While these options have their advantages, they can also require a huge investment of time.

As a busy physician with a full-time schedule, the last thing I want to do is to add another task to my plate. That’s why some doctors, including me, invest in real estate syndications—purchasing apartment buildings with other investors in a large group.

While real estate syndications can be more hands off, they also have high minimum investments and require a substantial amount of trust in the investment partners who are making the key decisions that can grow or sink your personal investment. 

Even so, I still want to invest in real estate, but I want to do it in a passive way with limited risk. That’s why I invest in a real estate investment trust. This is a type of investment that automatically invests your money in different types of real estate deals and housing options.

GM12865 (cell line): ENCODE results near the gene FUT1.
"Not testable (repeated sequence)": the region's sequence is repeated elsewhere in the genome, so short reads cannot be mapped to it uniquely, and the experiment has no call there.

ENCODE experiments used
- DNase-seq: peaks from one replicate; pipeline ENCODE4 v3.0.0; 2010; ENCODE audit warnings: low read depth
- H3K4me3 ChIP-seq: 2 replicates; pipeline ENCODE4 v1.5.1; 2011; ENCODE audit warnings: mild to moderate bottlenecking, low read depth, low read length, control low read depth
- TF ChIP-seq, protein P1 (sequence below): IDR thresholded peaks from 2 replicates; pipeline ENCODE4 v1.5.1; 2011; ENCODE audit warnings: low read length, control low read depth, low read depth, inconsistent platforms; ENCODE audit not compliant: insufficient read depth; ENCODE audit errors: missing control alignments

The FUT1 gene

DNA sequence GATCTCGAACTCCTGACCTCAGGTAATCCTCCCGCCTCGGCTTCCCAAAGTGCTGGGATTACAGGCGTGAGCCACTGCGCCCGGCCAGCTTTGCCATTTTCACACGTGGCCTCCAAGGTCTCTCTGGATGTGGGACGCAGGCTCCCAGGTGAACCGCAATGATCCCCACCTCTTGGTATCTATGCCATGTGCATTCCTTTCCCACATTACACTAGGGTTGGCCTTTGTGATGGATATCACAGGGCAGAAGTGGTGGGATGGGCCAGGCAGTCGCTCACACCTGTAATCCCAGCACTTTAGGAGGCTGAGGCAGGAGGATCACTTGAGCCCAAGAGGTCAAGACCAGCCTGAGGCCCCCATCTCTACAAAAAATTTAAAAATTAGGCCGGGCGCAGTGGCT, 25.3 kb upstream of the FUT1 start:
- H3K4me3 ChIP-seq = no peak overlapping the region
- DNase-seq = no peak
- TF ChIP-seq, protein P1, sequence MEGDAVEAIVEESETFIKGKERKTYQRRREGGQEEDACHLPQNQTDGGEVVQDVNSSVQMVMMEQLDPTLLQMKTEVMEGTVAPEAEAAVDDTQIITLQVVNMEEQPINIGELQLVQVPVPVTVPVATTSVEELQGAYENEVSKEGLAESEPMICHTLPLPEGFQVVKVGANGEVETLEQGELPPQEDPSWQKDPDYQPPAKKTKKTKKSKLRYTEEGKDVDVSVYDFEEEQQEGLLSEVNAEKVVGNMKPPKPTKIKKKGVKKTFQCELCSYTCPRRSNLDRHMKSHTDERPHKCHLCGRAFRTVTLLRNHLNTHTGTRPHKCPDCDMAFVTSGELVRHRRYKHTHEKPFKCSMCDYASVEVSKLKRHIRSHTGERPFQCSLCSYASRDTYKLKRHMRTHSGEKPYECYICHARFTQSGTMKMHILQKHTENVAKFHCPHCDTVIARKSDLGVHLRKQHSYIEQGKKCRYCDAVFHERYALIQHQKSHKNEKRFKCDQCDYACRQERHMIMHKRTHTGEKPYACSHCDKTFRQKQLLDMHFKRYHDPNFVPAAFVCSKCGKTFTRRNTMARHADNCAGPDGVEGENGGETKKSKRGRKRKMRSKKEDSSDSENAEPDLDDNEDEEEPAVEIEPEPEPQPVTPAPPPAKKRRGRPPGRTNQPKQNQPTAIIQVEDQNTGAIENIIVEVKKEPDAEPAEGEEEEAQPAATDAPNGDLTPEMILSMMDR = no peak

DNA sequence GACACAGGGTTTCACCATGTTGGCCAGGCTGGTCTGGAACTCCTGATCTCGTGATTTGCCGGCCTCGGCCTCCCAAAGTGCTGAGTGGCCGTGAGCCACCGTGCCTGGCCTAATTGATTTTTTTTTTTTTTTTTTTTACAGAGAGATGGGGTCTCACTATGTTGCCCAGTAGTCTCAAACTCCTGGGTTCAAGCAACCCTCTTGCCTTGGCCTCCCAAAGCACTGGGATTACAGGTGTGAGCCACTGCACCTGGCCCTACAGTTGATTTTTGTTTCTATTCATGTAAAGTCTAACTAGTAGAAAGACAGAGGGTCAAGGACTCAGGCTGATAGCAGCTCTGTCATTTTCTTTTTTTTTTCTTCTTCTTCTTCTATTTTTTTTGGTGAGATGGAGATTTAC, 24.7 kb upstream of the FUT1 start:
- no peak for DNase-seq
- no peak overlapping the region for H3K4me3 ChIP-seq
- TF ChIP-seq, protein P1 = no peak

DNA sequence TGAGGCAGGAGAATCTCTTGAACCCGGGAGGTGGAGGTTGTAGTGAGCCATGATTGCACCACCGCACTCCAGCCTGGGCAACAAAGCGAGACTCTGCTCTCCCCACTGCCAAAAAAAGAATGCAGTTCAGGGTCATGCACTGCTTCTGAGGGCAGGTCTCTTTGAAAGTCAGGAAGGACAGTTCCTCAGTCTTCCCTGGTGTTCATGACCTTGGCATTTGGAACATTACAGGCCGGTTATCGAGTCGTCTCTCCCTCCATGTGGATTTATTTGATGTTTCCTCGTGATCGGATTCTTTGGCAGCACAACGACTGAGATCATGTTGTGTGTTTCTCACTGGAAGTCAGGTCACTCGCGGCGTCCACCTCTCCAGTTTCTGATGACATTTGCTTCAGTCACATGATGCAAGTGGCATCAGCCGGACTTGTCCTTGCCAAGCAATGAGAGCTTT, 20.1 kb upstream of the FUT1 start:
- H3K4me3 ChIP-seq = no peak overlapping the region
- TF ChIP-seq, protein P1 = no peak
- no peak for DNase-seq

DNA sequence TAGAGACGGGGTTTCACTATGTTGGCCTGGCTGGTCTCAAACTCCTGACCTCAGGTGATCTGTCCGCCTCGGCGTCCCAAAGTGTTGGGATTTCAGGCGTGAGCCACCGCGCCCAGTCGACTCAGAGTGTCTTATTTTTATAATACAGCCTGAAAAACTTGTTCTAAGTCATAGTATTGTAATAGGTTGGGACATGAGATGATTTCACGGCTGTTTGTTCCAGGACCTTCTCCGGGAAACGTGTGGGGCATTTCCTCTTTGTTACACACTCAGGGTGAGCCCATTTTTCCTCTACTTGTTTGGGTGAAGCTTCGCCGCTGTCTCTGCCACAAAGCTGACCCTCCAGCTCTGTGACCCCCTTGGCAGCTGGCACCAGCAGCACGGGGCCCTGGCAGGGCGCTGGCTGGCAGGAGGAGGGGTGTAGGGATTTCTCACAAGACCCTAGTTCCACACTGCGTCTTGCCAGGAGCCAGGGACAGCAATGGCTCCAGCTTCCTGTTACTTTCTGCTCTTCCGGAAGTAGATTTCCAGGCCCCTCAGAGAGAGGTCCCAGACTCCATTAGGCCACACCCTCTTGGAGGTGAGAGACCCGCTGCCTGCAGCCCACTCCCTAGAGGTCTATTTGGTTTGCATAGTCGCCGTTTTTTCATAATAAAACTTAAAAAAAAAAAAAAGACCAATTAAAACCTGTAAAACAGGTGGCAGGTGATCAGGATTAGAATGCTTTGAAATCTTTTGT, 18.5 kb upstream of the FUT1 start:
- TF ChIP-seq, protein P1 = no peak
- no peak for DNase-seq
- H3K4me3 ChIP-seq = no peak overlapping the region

Similar to an index mutual fund full of stocks, this type of index fund doesn’t require any extra work from me. My retirement account at my job does not give me the option to invest in this fund inside of my 403b, so I make this investment through my Roth IRA. Currently, I have about 10% of my investment portfolio in this fund.

Total bond index fund 

While investing in stocks and stock-based index funds can be great for profits over time, the prices and values of those investments can fluctuate from year to year. 

"One way I stabilize my portfolio and lower my investment risk is by investing in a total bond index fund."

Lisha Taylor, MD, MPH

This fund automatically invests my money in various types of bonds in the US. (Remember, a bond is when you loan money to the government or to a company, for a certain amount of time, and they pay you back with interest.) Purchasing a total bond index fund means I am loaning money to the government, federal agencies, US states, and a slew of companies. As I’m still a relatively young physician with decades before retirement, about 5% of my portfolio is in this fund. As I get older and closer to retirement, I will increase this percentage.